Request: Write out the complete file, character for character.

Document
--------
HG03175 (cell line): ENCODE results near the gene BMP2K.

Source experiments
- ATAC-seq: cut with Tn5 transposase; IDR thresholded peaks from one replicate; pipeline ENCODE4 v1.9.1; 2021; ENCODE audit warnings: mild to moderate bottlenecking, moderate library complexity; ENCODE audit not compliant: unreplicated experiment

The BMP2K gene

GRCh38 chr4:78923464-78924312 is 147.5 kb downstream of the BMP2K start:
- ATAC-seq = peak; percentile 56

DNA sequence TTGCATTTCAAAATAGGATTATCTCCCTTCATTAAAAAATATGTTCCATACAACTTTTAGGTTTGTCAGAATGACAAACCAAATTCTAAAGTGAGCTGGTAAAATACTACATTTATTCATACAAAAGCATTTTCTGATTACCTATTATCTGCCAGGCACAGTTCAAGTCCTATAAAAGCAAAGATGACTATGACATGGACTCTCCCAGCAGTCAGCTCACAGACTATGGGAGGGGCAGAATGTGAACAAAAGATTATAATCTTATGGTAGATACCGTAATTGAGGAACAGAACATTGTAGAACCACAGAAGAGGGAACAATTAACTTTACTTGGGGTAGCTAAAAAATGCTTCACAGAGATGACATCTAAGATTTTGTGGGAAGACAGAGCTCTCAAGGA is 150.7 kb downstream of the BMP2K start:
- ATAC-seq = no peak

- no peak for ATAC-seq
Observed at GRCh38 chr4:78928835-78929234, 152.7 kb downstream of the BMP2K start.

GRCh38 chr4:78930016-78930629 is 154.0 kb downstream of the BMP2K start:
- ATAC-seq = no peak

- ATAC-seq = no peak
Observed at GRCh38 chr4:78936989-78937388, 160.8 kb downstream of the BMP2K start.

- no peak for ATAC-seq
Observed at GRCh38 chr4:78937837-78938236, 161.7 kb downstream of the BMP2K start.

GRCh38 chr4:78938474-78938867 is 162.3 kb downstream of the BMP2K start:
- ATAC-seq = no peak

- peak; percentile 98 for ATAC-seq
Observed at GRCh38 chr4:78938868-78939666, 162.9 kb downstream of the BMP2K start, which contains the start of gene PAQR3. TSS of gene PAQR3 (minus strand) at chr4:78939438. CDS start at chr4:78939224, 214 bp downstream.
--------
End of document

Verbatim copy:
HG03175 (cell line): ENCODE results near the gene BMP2K.

Source experiments
- ATAC-seq: cut with Tn5 transposase; IDR thresholded peaks from one replicate; pipeline ENCODE4 v1.9.1; 2021; ENCODE audit warnings: mild to moderate bottlenecking, moderate library complexity; ENCODE audit not compliant: unreplicated experiment

The BMP2K gene

GRCh38 chr4:78923464-78924312 is 147.5 kb downstream of the BMP2K start:
- ATAC-seq = peak; percentile 56

DNA sequence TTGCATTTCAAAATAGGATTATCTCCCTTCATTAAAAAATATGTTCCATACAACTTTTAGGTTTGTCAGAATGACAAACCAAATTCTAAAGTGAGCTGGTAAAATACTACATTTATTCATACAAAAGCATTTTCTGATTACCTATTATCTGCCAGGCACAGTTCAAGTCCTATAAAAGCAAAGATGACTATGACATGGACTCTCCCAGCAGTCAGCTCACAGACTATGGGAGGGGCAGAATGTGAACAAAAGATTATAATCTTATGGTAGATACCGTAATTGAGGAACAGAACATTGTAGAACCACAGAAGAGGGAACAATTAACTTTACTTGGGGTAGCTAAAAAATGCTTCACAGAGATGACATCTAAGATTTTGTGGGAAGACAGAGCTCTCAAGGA is 150.7 kb downstream of the BMP2K start:
- ATAC-seq = no peak

- no peak for ATAC-seq
Observed at GRCh38 chr4:78928835-78929234, 152.7 kb downstream of the BMP2K start.

GRCh38 chr4:78930016-78930629 is 154.0 kb downstream of the BMP2K start:
- ATAC-seq = no peak

- ATAC-seq = no peak
Observed at GRCh38 chr4:78936989-78937388, 160.8 kb downstream of the BMP2K start.

- no peak for ATAC-seq
Observed at GRCh38 chr4:78937837-78938236, 161.7 kb downstream of the BMP2K start.

GRCh38 chr4:78938474-78938867 is 162.3 kb downstream of the BMP2K start:
- ATAC-seq = no peak

- peak; percentile 98 for ATAC-seq
Observed at GRCh38 chr4:78938868-78939666, 162.9 kb downstream of the BMP2K start, which contains the start of gene PAQR3. TSS of gene PAQR3 (minus strand) at chr4:78939438. CDS start at chr4:78939224, 214 bp downstream.